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InfoQ Homepage News Vamp Announces Results of State of Cloud-Native Release Orchestration 2021

Vamp Announces Results of State of Cloud-Native Release Orchestration 2021

This item in japanese, a company providing a release automation platform, recently published the State of Cloud-Native Release Orchestration 2021 survey results. Results show that Kubernetes and microservices are popular, and high-risk release strategies are still being used.

A total of 253 participants were interviewed to understand challenges, trends, and opportunities for improvement to release and test software in production. 72% of participants said they use Kubernetes in production, and 81% of participants said they are using microservices in production. 34% of the participants mentioned using AWS as their cloud provider, with hybrid cloud and Microsoft Azure being used by 15% and 14% of participants, respectively.


To release new versions of code in production, the survey gathered responses on release strategies in use. 57% of participants use a rolling update, 22% use blue-green, and 7% employ a big-bang release approach. Canary releasing capabilities are used by 9% of participants.

The survey revealed that weekly release frequency is preferred by 34% of participants, and 12% of participants release daily in production.

Validating the release in production remains a manual task. On average, it takes 2.2 hours for four persons to validate the release. Survey results also stated that:

" Teams that have a higher release frequency are spending less time on validation per release."

Speaking of safety nets in production, the average time to rollback a release is 45 minutes. 26% of participants indicated that they roll back proactively and 53% said they do the rollback manually.


Participants indicated that Elastic and Prometheus are extensively used to ensure the health of release in production. The released microservices are monitored from a technical perspective (response time, latency, etc.) and also a business perspective (orders per second, shopping basket value, etc.). Survey results also showed that data from monitoring tools is not integrated with the release pipeline.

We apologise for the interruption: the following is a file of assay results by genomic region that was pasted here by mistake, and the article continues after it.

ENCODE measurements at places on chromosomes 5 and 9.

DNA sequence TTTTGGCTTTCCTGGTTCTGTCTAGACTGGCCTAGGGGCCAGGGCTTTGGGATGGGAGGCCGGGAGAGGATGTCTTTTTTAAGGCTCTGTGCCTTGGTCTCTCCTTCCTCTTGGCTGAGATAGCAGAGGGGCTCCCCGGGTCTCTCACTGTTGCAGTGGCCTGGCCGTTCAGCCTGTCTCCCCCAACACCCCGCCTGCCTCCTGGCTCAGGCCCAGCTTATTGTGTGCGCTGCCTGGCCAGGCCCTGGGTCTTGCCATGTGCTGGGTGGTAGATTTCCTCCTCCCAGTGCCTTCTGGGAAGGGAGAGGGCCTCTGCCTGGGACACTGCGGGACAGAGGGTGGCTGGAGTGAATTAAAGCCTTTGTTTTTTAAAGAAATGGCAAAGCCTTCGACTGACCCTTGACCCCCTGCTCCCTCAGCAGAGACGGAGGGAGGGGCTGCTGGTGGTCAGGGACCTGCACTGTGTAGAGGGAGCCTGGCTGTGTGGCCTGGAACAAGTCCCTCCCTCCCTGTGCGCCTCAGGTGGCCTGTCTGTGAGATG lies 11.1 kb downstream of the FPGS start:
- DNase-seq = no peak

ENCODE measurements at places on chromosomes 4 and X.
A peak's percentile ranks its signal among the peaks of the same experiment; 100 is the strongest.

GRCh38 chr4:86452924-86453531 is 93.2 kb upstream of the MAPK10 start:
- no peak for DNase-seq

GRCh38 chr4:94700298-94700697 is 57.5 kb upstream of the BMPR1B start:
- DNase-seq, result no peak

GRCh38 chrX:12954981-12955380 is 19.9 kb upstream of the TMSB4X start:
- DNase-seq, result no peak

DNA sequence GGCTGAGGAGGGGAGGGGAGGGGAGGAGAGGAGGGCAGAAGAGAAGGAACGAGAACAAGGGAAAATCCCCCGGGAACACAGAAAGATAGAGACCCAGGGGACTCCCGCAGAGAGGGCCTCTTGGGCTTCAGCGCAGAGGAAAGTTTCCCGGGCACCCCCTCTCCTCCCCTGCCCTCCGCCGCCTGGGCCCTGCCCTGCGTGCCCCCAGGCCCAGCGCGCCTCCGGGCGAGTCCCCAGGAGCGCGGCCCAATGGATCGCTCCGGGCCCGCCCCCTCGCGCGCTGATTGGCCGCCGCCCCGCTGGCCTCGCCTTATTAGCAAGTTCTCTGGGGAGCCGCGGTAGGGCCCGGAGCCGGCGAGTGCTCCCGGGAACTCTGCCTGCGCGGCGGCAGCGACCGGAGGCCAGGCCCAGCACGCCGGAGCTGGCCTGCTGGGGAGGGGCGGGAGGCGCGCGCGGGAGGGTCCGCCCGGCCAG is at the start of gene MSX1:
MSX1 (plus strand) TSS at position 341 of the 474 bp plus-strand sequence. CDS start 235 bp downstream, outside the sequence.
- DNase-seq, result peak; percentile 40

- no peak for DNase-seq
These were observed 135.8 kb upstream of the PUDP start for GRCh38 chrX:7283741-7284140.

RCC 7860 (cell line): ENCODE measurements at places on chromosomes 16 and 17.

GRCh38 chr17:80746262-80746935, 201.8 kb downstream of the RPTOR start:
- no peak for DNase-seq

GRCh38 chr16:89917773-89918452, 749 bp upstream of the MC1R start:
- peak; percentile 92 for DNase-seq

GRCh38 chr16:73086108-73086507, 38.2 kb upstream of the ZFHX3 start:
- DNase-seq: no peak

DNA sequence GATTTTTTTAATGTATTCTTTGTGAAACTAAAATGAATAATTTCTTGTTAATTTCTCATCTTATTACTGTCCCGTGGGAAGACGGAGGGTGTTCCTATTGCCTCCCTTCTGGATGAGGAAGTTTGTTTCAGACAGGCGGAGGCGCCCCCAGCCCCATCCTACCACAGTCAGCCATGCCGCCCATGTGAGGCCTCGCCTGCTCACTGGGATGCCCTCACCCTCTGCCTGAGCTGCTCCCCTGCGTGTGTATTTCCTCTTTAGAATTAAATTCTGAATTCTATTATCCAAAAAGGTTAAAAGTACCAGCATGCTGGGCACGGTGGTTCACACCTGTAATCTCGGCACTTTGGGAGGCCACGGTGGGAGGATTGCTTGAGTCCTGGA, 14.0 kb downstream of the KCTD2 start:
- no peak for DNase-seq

Regarding the business driver for going cloud-native, 35% of participants indicated they wanted to improve performance and scalability. In comparison, 23% stated that they wanted to improve development speed and time-to-market.


When asked about the responsibilities of the roles in their organization, 34% of participants said that their developers are responsible for building features and releasing to the end-users in production. To monitor the issues and outages, results show that DevOps and IT Operations teams are responsible.

To address the growing need for release automation, teams need to balance different release frequencies associated with distributed systems. In such a scenario, releasing microservices in production comes with its challenges. 20% of participants indicated that dependency management is the biggest challenge, with 14% showing internal processes and communication also play an essential role.

The complete State of Cloud-Native Release Orchestration 2021 can be downloaded from the website (registration required).

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